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Beatrice H. Hahn, M.D.

Beatrice H. Hahn, M.D.

faculty photo
Professor of Medicine
Department: Medicine
Graduate Group Affiliations

Contact information
Perelman School of Medicine
University of Pennsylvania
409 Johnson Pavilion
3610 Hamilton Walk
Philadelphia, PA 19104
Office: 215-746-8515
Fax: 215-573-8976
Lab: 215-573-7663
M.D. (Medicine)
University of Munich, Munich, Germany, 1981.
Intern (Medicine)
University of Munich, Munich, Germany, 1982.
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Description of Research Expertise

My laboratory has had a long-standing interest in elucidating the origins and evolution of human and simian immunodeficiency viruses, and in studying HIV/SIV gene function and disease mechanisms from an evolutionary perspective. Characterizing the evolutionary relationships of simian immunodeficiency viruses infecting different non-human primate species in sub-Saharan Africa, we found that Acquired Immunodeficiency Syndrome (AIDS) – one of the most devastating infectious diseases to have emerged in recent history – was the result of cross-species infections of humans by lentiviruses of primate origin. Specifically, we discovered that HIV-1 resulted from cross-species infections of SIVcpz and SIVgor naturally infecting chimpanzees (Pan troglodytes) and gorillas (Gorilla gorilla), respectively, while HIV-2 resulted from transmissions of SIVsmm infecting sooty mangabeys (Cercocebus atys). Moreover, we found that these viruses had entered the human population on multiple occasions, although only one of these transfers had spawned the HIV-1 pandemic. As we now know from molecular clock analyses, the main group of HIV-1, which has afflicted more than 70 million people and caused more than 30 million deaths worldwide, was transmitted to humans in the first third of the 20th century.

To further characterize the primate reservoirs of HIV-1 and HIV-2, we developed non-invasive methods of SIV detection and characterization. These novel (urine and fecal based) methods allowed us to pinpoint the geographic origin of epidemic HIV-2, trace the source of pandemic (group M) and non-pandemic (group N) HIV-1 to geographically isolated chimpanzee communities in southern Cameroon, and discover in wild gorilla populations viruses closely related to HIV-1 group O. We also performed the first natural history study of SIVcpz in Gombe National Park, determining the prevalence, transmission patterns and pathogenicity of this virus in both habituated and non-habituated chimpanzee communities. Combining virological, ecological, behavioral and necropsy data from over a decade, we found that SIVcpz, like HIV-1, causes significantly increased mortality and AIDS-like immunopathology in wild chimpanzees. We also found that in at least one instance high SIVcpz prevalence rates contributed to the decline of a chimpanzee community. This was a surprising finding, since until then it had been assumed for a long time that SIVcpz was non-pathogenic in its natural host.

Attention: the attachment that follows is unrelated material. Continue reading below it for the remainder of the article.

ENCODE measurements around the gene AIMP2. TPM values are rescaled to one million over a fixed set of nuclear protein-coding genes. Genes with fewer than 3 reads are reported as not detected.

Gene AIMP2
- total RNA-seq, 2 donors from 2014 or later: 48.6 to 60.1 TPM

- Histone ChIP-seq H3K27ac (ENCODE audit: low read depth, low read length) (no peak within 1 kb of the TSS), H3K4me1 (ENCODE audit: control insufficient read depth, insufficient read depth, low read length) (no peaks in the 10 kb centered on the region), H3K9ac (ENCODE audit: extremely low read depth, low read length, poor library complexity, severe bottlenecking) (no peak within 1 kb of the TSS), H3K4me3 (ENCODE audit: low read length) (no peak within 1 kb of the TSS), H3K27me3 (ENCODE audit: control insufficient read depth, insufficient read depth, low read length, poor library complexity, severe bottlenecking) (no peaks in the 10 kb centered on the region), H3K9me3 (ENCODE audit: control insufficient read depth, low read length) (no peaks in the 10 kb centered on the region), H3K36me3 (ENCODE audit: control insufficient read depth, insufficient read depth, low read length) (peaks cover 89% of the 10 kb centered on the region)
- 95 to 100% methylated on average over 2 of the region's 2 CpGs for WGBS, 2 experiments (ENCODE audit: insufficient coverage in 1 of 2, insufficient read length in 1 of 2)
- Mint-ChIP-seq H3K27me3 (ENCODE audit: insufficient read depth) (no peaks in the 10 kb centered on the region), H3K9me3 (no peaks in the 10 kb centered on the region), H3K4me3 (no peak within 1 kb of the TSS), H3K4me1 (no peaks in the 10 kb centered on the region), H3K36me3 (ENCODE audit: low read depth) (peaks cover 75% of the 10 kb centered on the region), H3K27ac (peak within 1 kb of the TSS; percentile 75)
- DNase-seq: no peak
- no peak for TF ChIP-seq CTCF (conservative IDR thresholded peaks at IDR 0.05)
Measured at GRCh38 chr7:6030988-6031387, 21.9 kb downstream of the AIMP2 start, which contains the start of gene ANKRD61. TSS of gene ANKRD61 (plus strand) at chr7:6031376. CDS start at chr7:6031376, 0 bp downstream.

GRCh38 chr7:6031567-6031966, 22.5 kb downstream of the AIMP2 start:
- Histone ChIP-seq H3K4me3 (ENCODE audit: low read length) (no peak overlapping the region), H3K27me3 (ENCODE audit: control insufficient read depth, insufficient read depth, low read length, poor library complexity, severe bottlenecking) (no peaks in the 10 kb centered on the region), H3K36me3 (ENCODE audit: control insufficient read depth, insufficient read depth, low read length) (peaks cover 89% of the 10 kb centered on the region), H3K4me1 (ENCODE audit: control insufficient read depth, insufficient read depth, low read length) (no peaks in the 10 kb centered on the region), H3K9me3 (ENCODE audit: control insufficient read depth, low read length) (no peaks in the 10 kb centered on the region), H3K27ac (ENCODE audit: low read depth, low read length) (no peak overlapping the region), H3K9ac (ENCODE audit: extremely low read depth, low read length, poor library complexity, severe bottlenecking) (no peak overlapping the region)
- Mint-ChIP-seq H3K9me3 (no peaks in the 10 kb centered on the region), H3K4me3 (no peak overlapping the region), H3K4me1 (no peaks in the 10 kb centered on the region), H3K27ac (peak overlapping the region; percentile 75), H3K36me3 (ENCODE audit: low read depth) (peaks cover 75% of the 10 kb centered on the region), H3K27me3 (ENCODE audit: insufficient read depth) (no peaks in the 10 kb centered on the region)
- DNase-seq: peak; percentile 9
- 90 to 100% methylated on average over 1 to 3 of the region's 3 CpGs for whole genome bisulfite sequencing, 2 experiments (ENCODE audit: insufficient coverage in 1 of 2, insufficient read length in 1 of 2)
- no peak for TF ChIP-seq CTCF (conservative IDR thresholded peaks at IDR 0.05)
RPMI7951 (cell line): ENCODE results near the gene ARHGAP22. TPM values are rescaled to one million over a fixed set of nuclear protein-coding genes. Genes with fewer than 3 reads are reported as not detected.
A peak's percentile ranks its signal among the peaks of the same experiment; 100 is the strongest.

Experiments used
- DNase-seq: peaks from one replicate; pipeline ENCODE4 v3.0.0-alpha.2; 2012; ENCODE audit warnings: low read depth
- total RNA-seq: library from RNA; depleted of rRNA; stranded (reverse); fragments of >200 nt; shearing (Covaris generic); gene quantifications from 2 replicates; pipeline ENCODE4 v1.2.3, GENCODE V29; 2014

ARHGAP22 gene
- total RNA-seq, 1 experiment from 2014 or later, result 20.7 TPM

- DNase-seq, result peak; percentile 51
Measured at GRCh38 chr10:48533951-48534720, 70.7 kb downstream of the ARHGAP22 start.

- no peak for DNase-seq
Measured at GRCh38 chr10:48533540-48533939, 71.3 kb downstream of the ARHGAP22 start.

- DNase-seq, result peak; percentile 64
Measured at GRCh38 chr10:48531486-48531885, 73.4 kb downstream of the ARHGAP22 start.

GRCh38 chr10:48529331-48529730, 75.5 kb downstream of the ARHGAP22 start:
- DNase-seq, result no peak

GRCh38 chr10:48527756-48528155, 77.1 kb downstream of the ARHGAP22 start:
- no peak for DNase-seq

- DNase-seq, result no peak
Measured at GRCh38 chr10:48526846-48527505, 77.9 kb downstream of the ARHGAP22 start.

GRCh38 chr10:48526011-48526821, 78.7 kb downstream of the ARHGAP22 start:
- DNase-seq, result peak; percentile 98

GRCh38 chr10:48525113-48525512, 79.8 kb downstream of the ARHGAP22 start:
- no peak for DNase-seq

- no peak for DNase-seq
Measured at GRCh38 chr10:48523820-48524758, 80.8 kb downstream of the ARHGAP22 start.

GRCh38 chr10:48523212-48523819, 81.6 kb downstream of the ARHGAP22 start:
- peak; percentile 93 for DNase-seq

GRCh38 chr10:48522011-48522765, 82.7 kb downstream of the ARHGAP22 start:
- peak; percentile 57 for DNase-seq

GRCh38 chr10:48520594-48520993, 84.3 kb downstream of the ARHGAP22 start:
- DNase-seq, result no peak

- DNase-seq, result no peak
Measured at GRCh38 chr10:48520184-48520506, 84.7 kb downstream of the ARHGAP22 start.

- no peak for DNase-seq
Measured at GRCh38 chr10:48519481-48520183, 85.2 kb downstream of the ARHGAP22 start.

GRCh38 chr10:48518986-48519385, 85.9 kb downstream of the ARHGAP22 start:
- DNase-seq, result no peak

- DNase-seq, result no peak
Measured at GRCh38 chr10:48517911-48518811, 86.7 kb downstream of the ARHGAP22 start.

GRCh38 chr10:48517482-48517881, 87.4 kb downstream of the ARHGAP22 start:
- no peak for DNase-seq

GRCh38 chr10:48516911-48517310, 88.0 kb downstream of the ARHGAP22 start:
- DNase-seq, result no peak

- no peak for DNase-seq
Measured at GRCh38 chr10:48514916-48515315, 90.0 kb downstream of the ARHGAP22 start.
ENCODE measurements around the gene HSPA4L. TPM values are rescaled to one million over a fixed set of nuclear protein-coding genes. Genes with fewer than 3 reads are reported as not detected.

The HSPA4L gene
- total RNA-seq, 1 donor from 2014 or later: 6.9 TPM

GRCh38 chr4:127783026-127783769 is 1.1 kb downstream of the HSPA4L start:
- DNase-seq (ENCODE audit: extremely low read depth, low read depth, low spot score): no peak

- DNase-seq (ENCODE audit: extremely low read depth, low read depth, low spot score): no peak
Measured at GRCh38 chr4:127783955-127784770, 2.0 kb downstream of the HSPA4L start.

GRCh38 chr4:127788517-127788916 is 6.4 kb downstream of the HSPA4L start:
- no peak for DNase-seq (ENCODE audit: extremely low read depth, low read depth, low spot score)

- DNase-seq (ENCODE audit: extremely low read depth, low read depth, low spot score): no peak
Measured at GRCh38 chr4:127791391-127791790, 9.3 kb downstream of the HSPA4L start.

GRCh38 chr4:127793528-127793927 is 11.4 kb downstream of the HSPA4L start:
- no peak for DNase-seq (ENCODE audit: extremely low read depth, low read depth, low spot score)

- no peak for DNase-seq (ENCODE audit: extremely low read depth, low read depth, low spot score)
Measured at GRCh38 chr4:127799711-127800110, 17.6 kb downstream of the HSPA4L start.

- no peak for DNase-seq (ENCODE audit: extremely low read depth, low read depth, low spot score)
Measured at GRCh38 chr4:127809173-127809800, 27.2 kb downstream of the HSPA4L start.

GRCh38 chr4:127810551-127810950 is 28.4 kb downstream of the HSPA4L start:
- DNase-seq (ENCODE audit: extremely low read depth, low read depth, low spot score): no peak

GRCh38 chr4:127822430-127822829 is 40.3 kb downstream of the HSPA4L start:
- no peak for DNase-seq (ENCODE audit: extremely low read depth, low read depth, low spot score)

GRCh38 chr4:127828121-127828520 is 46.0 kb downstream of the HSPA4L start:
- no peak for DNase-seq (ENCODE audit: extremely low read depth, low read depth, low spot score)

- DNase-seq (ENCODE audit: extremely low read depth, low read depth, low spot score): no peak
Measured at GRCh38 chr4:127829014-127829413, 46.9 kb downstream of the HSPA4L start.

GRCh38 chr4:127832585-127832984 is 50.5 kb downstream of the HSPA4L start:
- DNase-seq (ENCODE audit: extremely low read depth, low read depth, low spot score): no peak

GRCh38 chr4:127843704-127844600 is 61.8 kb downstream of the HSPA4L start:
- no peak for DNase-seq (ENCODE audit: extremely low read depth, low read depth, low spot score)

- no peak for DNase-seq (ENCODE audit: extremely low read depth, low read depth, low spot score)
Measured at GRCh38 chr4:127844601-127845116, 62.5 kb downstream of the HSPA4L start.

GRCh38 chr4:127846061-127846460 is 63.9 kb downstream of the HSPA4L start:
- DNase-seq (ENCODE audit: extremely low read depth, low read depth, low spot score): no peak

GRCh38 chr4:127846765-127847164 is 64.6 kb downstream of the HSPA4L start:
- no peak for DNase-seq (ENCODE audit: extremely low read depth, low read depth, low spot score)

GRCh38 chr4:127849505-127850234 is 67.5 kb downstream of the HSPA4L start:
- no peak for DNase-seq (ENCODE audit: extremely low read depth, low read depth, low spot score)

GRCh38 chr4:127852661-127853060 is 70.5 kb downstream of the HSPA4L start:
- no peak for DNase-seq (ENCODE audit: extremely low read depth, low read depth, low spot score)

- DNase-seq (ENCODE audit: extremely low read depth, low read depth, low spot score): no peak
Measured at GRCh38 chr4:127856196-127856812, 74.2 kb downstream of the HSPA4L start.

Most recently, we have employed our non-invasive detection methods to determine the origin of the human malaria parasite Plasmodium falciparum. Screening ~3,000 ape fecal samples from 60 field sites in central Africa, we found Plasmodium spp. infection in chimpanzees (Pan troglodytes) and western gorillas (Gorilla gorilla), but not in eastern gorillas (Gorilla beringei) or bonobos (Pan paniscus). Ape Plasmodium infections were highly prevalent, widely distributed, and almost always comprised of mixed parasite species. Phylogenetic analyses of full-length Plasmodium mitochondrial sequences revealed that human P. falciparum is of gorilla origin, and not as previously reported of chimpanzee, bonobo or ancient human origin. Moreover, just like for HIV-1, we found that pandemic P. falciparum had resulted from a single cross-species transmission event.
In the future, we will continue to work on emerging infectious diseases and build basic and translational research programs in global health. Current projects involve:

1. Studies of HIV-1 transmission. We have devised a way to infer the nucleotide sequence of HIV-1 strains that are responsible for initiating productive infection. We are interested in determining whether these transmitted/founder viruses have unique biological properties that render them uniquely suited for mucosal transmission.

2. Studies of ape Plasmodium infections. We will investigate whether African apes represent a recurrent source of human infection by characterizing potential ape reservoirs and using 454 sequencing to detect ape Plasmodium in humans at risk for such infections.

3. Studies of SIVcpz infection of wild chimpanzees. We are interested in the impact of SIVcpz infection on chimpanzee population dynamics and will continue our natural history studies in Gombe National Park and other sites in Tanzania.

4. Studies in HIV vaccine development. We are interested in examining new platforms for HIV immunogen design and delivery.

Members of the Hahn Lab

Current members of the Hahn lab, with the month and the year they joined the lab, their previous institution, and a brief description of their projects:

Research Assistant Professors:
Fred Bibollet-Ruche, Ph.D.

Senior Research Investigators:
Weimin Liu, M.D.
(06/02) Plasmodium infections of wild apes
Yingying Li, M.D. (06/97) Molecular epidemiology of SIVcpz in wild-living chimpanzees

Research Associate:
Gerald H. Learn, Ph.D.
(03/08) Molecular evolution of HIV/SIV and ape Plasmodium infections

Laboratory Supervisor:
Fang-Hua Lee

Hannah Barbian
Shilpa S. Iyer
(8/10) B.S., Fergusson College, M.S. University of Pune, Pune, India. Fitness costs associated with HIV-1 immune escape
Elizabeth Loy
Edward Kreider

Andrew G. Smith (07/11)
Timothy Decker (10/12)
Catharine Bahari (09/14)

Former postdocs: